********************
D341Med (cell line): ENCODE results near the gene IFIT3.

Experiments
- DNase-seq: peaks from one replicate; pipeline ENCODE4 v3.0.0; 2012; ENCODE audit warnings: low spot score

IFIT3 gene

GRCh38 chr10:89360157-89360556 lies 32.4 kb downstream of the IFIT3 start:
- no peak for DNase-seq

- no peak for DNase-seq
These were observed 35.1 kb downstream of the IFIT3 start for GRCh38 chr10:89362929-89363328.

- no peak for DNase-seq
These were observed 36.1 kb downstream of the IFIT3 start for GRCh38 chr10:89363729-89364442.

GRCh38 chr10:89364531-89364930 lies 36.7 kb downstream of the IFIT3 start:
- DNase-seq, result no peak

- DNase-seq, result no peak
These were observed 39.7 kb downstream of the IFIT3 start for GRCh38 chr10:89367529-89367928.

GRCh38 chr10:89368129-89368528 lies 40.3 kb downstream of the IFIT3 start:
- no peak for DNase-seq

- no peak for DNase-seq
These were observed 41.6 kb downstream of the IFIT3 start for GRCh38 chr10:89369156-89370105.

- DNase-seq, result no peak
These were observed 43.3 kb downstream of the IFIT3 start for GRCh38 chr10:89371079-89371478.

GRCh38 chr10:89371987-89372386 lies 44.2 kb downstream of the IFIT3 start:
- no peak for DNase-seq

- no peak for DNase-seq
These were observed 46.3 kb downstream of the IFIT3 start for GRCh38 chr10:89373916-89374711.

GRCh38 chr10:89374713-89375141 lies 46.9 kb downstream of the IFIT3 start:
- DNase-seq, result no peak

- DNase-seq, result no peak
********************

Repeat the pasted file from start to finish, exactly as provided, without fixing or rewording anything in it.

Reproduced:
D341Med (cell line): ENCODE results near the gene IFIT3.

Experiments
- DNase-seq: peaks from one replicate; pipeline ENCODE4 v3.0.0; 2012; ENCODE audit warnings: low spot score

IFIT3 gene

GRCh38 chr10:89360157-89360556 lies 32.4 kb downstream of the IFIT3 start:
- no peak for DNase-seq

- no peak for DNase-seq
These were observed 35.1 kb downstream of the IFIT3 start for GRCh38 chr10:89362929-89363328.

- no peak for DNase-seq
These were observed 36.1 kb downstream of the IFIT3 start for GRCh38 chr10:89363729-89364442.

GRCh38 chr10:89364531-89364930 lies 36.7 kb downstream of the IFIT3 start:
- DNase-seq, result no peak

- DNase-seq, result no peak
These were observed 39.7 kb downstream of the IFIT3 start for GRCh38 chr10:89367529-89367928.

GRCh38 chr10:89368129-89368528 lies 40.3 kb downstream of the IFIT3 start:
- no peak for DNase-seq

- no peak for DNase-seq
These were observed 41.6 kb downstream of the IFIT3 start for GRCh38 chr10:89369156-89370105.

- DNase-seq, result no peak
These were observed 43.3 kb downstream of the IFIT3 start for GRCh38 chr10:89371079-89371478.

GRCh38 chr10:89371987-89372386 lies 44.2 kb downstream of the IFIT3 start:
- no peak for DNase-seq

- no peak for DNase-seq
These were observed 46.3 kb downstream of the IFIT3 start for GRCh38 chr10:89373916-89374711.

GRCh38 chr10:89374713-89375141 lies 46.9 kb downstream of the IFIT3 start:
- DNase-seq, result no peak

- DNase-seq, result no peak